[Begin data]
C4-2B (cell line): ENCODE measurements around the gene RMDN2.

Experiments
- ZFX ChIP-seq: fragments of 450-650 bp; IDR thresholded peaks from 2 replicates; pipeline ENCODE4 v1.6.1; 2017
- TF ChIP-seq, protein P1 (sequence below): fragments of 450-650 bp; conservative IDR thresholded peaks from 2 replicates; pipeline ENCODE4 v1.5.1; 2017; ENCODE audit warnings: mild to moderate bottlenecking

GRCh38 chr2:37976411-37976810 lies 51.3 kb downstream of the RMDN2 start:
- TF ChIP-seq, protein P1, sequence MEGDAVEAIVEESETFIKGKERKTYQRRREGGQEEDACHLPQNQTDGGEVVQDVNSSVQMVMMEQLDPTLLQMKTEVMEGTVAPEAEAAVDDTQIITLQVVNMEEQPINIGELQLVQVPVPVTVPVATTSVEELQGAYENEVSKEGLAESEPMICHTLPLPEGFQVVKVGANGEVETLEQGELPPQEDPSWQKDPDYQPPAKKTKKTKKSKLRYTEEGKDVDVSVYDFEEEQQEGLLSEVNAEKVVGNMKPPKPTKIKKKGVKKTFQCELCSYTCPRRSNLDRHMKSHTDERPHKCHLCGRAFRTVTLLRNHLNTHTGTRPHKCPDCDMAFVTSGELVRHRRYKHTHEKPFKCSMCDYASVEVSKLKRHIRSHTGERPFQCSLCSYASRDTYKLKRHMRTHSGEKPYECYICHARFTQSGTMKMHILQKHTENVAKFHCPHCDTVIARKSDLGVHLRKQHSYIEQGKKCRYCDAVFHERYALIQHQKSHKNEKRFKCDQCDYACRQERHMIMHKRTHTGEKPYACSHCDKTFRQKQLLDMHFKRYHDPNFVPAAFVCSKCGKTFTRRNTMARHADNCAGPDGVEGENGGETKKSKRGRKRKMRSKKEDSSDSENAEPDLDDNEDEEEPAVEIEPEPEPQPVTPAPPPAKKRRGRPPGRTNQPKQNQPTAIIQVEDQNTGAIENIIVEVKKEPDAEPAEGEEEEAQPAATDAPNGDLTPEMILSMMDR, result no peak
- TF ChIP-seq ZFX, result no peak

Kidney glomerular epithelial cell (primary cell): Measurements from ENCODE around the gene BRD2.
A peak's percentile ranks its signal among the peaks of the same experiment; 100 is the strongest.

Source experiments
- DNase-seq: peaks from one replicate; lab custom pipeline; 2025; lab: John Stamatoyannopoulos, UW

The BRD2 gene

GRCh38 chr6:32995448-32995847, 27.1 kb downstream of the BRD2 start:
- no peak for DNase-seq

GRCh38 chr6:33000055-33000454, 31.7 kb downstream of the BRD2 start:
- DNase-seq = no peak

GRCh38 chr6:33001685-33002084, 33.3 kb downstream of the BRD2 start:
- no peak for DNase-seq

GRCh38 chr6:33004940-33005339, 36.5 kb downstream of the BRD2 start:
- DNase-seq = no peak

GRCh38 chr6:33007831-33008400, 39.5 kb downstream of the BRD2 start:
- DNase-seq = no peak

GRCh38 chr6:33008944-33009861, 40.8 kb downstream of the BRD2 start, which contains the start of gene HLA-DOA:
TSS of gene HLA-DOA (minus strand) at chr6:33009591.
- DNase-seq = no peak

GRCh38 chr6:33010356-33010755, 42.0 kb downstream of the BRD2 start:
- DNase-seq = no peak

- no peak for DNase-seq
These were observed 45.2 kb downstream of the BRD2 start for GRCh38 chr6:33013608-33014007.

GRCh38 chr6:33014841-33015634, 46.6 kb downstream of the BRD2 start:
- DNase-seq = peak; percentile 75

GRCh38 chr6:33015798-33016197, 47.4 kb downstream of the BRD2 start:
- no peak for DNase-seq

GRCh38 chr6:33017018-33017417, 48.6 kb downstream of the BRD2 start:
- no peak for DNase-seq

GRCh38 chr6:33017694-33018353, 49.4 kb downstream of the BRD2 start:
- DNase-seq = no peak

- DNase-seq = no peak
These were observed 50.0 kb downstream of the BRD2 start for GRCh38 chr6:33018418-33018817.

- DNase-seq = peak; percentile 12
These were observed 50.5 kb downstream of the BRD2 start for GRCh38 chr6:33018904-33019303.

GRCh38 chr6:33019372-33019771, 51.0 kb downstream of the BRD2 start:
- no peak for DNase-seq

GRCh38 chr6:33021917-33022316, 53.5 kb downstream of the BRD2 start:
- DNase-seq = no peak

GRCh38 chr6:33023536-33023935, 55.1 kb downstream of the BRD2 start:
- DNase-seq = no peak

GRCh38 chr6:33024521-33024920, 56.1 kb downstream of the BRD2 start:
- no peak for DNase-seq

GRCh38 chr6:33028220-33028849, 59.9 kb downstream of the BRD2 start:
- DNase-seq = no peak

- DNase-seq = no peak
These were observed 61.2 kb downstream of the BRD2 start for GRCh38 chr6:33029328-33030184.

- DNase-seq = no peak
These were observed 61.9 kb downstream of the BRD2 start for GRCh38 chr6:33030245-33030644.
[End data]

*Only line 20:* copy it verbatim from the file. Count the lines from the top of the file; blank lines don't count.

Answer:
- DNase-seq = no peak